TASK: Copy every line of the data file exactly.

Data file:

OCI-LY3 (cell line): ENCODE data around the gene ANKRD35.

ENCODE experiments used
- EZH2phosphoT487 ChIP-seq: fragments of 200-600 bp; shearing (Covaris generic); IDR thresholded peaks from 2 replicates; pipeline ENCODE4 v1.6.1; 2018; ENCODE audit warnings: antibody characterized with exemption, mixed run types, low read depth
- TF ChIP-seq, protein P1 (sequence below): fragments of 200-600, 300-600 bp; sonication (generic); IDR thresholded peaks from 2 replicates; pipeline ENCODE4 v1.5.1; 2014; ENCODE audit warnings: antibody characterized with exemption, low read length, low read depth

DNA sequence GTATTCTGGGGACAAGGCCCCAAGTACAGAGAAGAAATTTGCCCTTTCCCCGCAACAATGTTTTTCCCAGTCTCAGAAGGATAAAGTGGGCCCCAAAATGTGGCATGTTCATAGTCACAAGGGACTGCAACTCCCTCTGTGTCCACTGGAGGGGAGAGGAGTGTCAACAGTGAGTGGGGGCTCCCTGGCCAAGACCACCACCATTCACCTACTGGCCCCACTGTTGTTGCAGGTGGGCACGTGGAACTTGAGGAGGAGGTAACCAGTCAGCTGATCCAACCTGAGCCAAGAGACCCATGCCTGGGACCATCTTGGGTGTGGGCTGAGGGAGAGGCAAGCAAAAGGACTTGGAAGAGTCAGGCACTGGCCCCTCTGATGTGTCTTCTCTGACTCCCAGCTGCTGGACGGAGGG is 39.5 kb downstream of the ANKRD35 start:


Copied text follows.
OCI-LY3 (cell line): ENCODE data around the gene ANKRD35.

ENCODE experiments used
- EZH2phosphoT487 ChIP-seq: fragments of 200-600 bp; shearing (Covaris generic); IDR thresholded peaks from 2 replicates; pipeline ENCODE4 v1.6.1; 2018; ENCODE audit warnings: antibody characterized with exemption, mixed run types, low read depth
- TF ChIP-seq, protein P1 (sequence below): fragments of 200-600, 300-600 bp; sonication (generic); IDR thresholded peaks from 2 replicates; pipeline ENCODE4 v1.5.1; 2014; ENCODE audit warnings: antibody characterized with exemption, low read length, low read depth

DNA sequence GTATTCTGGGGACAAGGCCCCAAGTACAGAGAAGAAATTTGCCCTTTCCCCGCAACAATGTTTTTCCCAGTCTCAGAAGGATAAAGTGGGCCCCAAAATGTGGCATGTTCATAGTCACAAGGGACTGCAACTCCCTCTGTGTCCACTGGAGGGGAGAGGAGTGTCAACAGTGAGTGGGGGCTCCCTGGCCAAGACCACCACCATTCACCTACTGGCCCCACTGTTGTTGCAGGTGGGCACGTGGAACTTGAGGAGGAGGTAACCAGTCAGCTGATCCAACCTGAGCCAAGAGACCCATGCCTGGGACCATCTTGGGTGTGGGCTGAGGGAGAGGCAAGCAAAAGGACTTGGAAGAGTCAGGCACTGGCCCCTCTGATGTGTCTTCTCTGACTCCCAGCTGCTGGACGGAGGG is 39.5 kb downstream of the ANKRD35 start: